SALEM, Ore. (AP) — The first court test of whether local governments can ban police from enforcing certain gun laws is playing out in a rural Oregon county, one of a wave of U.S. counties declaring itself a Second Amendment sanctuary. The measure that voters in the logging area of Columbia County narrowly approved last year forbids local officials from enforcing most federal and state gun laws and could impose thousands of dollars in fines on those who try. Second Amendment sanctuary resolutions have been adopted by some 1,200 local governments in states around the U.S., including Virginia, Colorado, New Mexico, Kansas, Illinois and Florida, according to Shawn Fields, an assistant professor of law at Campbell University who tracks them. Many are symbolic, but some, like in Columbia County, carry legal force. The movement took off around 2018, as states considered stricter gun laws in the wake of mass shootings, including a high school shooting near Parkland, Florida, that killed 17 people and made survivors into high-profile gun control activists. After President Joe Biden took office, conservative lawmakers in several states proposed banning police from enforcing federal gun measures, and at least one proposal in Arizona has been signed into law. The movement hasn’t yet faced a major legal challenge. The Oregon case was filed by Columbia County under an unusual provision in state law that allows a judge to examine a measure before it goes into effect. No timeline has been set for a court hearing. “This will allow the court to tell us whether the county can actually decline to enforce certain state laws, and it will tell us how to abide by the will of the voters to the extent that we can,” said Sarah Hanson, who serves as counsel in the conservative-leaning county in deep-blue Oregon. Supporters of the ordinance include the Oregon Firearms Federation, which said in a November statement that “extremists” and “big city radicals" were trying to curtail gun rights. The group referenced Portland protests opposing police brutality that occasionally turned violent last summer and called the ordinance a “common sense” step that would “ensure your right and ability to defend your life and the lives of your loved ones.” The ordinance would ban the enforcement of laws like background check requirements and restrictions on carrying a gun, though it would have exceptions for others, including keeping firearms from convicted felons. The Oregon Firearms Federation didn’t respond to a request for comment on the court case. Sheriff Brian Pixley has expressed support, saying in a March statement that one of his responsibilities is to uphold people's Second Amendment rights and that he's eager to “move forward with the will of the voters.” The measure is divisive locally, though, and four residents filed court documents opposing it. One, Brandee Dudzic, referenced the strict gun safety drills she learned in military medic training, saying she values the right to own a gun but believes it should come with safety measures like background checks and secure storage. A gun shop owner in Columbia County said he supports background checks and believes that “state law trumps the county law." But he voted in favor of the Second Amendment measure on principle. “We need to make sure that people are safe. We need to make sure that people are responsible," he said. “But as more rules are in place, we just need to make sure that we’re not overregulated.” He spoke on the condition he not be identified because some of his customers take a hard line against gun restrictions and he didn't want to lose their business. Everytown Law, an affiliate of the group Everytown for Gun Safety, is pushing for the measure to be overturned. Managing Director Eric Tirschwell said it would be the nation’s first court test amid the current wave of Second Amendment sanctuary laws. Everytown argues that the ordinance violates the U.S. Constitution, which says federal law supersedes state law, as well as the state Constitution and an Oregon law that gives the state power to regulate firearms. The decision won't have a direct effect outside Oregon but could send a message. “This case is important and should send the message that where state or local jurisdictions attempt to unconstitutionally or unlawfully nullify gun safety laws, we are prepared to and will go to court,” Tirschwell said. Other laws trying to blunt the effect of federal gun restrictions haven’t fared well in court, including a 2009 Montana measure that made guns and ammunition manufactured in the state exempt from federal law and a similar 2013 measure in Kansas. Many of the latest wave of measures, though, take a different tack by focusing on the actions of local police, including punishments like fines. In terms of federal law, gun rights advocates may have a successful legal argument under the so-called anti-commandeering doctrine, which says the U.S. government can’t make state and local officials enforce federal law, said Darrell Miller, a professor of law at Duke Law School and co-faculty director of the Duke Center for Firearms Law. He agreed that the Oregon case is the first of its kind. Local enforcement of state law, meanwhile, is another matter. Most states don't have similar provisions in their own legal codes, and Oregon's attorney general said in court documents that the Columbia County ordinance is “incompatible” with criminal law and the duties of county officials. “To the extent the local government is trying to say, ‘We’re also not going to enforce state law either’ .... that’s a much more difficult and complicated position,” Miller said. “The authority of the state over localities is much, much stronger.” ___ Whitehurst reported from Salt Lake City. Lindsay Whitehurst And Andrew Selsky , The Associated Press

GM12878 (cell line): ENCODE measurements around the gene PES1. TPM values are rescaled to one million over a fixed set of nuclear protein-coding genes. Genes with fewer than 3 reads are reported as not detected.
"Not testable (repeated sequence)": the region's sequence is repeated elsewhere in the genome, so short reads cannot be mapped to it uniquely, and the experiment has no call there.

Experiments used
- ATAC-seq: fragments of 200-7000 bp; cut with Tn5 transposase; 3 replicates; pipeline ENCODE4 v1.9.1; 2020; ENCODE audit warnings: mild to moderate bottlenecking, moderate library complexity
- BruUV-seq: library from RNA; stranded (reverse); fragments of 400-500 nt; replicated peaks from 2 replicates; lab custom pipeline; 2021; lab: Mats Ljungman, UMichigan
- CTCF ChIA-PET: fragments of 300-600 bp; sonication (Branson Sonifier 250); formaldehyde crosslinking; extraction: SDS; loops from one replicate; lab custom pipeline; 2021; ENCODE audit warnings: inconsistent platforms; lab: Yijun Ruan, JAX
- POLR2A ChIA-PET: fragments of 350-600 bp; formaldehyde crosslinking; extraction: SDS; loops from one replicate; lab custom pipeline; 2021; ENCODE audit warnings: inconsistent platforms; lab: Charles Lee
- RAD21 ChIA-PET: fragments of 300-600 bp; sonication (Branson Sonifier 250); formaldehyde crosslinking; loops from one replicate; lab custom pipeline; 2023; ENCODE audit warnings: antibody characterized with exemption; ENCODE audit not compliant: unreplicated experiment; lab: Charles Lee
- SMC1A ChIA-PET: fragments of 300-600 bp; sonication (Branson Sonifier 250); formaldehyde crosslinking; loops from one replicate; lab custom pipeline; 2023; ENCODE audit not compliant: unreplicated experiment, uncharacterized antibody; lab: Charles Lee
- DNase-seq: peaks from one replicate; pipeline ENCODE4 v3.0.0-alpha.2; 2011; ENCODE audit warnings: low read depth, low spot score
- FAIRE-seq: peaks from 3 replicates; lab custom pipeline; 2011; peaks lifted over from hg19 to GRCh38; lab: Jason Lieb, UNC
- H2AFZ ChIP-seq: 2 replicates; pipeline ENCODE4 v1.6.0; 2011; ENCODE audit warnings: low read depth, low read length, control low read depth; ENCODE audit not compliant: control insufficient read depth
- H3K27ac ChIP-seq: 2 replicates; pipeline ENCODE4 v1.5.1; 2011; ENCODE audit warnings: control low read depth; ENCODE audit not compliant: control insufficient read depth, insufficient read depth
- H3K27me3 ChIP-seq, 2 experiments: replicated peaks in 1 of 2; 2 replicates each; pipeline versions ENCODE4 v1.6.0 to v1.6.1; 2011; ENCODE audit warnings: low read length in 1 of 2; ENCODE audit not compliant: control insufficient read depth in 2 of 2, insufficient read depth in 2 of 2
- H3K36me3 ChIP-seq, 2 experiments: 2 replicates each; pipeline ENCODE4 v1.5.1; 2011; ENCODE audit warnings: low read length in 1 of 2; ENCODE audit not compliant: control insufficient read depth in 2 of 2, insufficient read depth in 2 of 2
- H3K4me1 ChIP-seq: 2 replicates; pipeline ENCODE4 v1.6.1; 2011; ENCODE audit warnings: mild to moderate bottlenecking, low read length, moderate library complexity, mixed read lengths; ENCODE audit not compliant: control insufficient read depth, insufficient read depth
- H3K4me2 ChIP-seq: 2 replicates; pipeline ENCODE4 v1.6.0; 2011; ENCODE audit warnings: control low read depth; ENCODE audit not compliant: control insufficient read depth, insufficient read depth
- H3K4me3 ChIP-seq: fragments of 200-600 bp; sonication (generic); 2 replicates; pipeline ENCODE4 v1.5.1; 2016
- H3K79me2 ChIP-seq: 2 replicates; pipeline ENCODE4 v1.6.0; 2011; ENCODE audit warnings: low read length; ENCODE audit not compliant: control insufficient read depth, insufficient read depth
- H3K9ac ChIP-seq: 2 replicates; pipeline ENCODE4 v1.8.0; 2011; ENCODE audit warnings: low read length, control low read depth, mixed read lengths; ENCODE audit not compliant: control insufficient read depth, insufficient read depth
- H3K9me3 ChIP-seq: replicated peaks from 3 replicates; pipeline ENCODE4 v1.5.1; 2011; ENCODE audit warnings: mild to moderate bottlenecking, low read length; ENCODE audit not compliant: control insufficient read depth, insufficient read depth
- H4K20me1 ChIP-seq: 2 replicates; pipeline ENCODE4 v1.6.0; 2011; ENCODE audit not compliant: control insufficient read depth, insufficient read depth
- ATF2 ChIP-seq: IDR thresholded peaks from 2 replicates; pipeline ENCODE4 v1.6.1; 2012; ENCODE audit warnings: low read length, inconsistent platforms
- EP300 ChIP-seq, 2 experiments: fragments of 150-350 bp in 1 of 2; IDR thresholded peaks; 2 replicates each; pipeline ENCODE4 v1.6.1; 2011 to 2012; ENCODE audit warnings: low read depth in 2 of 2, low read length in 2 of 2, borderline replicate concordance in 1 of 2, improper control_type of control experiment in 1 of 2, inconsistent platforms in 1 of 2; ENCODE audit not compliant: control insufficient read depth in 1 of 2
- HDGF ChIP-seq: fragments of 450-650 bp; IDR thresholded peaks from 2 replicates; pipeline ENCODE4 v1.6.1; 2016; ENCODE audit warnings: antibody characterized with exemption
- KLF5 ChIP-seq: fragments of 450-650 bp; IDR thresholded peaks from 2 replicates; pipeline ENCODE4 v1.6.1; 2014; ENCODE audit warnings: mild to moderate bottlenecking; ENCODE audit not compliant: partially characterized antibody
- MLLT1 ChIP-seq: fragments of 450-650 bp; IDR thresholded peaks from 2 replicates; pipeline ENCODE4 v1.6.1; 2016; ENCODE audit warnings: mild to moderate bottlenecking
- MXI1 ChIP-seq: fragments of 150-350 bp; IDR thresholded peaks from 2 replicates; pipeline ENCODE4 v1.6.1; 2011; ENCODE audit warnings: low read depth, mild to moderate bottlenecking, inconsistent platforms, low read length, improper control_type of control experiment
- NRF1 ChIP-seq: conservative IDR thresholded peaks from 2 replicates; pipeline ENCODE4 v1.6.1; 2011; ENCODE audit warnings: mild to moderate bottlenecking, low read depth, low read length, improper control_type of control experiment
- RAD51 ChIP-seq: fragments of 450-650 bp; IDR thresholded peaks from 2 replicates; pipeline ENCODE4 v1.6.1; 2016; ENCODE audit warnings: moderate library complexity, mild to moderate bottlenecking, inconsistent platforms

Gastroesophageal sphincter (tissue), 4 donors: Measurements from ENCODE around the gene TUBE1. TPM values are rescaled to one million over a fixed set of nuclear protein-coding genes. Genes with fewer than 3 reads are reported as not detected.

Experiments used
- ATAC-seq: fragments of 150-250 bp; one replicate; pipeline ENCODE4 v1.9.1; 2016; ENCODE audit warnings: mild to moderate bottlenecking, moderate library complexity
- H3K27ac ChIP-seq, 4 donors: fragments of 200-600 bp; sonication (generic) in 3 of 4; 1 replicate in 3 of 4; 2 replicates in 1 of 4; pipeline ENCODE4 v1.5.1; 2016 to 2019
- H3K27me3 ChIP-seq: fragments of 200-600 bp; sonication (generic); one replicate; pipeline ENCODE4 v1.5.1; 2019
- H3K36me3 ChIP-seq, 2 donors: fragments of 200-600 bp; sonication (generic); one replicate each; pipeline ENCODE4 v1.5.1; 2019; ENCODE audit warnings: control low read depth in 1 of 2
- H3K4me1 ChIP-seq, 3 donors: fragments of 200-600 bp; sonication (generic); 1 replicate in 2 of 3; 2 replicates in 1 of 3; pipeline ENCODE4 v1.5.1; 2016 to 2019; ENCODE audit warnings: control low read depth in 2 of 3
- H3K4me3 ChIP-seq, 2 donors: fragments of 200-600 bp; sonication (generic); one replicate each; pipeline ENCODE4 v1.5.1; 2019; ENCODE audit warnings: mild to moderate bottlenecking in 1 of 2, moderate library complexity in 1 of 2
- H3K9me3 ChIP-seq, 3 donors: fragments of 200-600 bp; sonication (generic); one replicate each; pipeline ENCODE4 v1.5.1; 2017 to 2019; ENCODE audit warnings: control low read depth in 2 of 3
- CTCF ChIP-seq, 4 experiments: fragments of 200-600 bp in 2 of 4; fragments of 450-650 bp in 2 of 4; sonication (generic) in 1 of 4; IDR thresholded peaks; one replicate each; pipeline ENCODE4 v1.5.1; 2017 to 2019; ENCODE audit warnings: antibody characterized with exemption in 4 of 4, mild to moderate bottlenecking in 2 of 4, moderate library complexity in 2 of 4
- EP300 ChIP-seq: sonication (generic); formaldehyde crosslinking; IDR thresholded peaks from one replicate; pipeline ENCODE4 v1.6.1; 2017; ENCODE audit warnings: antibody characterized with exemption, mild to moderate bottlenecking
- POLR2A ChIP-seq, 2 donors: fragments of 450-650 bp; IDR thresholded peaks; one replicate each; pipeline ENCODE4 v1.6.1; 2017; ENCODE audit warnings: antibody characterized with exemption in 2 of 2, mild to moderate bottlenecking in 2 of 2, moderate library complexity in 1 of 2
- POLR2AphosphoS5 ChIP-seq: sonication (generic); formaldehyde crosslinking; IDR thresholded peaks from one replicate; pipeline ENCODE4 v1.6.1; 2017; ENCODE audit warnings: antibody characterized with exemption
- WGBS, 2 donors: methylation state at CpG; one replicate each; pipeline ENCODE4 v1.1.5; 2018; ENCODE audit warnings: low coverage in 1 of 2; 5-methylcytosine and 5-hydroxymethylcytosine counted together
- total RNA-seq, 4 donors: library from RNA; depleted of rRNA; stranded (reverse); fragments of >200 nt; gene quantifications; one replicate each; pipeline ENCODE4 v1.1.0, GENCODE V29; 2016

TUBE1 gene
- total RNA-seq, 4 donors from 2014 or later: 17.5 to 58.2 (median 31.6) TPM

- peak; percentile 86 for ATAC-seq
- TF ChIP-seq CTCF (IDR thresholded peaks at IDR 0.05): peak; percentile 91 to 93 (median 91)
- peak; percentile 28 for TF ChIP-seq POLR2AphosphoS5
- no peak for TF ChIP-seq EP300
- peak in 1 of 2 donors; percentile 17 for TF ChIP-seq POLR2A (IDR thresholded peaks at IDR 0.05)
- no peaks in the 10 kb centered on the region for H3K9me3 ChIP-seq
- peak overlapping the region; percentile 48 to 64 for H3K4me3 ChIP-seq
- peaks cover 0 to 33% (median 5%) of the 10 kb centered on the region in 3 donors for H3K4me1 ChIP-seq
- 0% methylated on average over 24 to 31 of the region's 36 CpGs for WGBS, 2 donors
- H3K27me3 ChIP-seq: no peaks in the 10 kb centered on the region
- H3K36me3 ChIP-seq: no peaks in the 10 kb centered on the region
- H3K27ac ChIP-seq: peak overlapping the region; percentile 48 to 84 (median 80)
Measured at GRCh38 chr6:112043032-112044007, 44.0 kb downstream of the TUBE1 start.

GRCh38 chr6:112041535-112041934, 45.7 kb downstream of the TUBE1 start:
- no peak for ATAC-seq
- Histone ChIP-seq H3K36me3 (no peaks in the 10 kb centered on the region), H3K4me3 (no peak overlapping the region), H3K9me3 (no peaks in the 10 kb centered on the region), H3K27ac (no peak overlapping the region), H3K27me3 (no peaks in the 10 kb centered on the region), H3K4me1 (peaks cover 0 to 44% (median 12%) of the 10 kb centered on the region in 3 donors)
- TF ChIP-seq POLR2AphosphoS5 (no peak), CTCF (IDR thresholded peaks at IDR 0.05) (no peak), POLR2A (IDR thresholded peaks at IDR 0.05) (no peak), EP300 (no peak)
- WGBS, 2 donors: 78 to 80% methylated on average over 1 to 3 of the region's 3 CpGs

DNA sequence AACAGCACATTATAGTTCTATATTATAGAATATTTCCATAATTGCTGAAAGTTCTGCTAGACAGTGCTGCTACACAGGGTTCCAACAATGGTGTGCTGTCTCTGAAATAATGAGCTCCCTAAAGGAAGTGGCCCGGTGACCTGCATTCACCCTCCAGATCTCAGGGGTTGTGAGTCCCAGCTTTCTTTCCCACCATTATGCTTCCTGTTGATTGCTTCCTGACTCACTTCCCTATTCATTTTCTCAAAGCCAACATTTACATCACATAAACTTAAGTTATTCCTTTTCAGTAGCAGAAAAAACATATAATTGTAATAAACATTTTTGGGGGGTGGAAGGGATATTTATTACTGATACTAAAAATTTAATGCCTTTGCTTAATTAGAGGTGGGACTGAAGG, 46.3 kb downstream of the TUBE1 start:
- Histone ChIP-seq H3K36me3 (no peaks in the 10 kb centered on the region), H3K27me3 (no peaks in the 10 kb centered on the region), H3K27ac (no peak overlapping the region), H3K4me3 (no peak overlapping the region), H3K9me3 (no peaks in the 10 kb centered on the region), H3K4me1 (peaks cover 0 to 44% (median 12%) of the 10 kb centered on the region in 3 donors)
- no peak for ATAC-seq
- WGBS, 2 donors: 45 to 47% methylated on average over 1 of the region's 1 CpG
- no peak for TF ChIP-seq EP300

"I can't help but gush over how special the whole experience was," said Saturday Night Live cast member Heidi Gardner after portraying John Michael Wozniak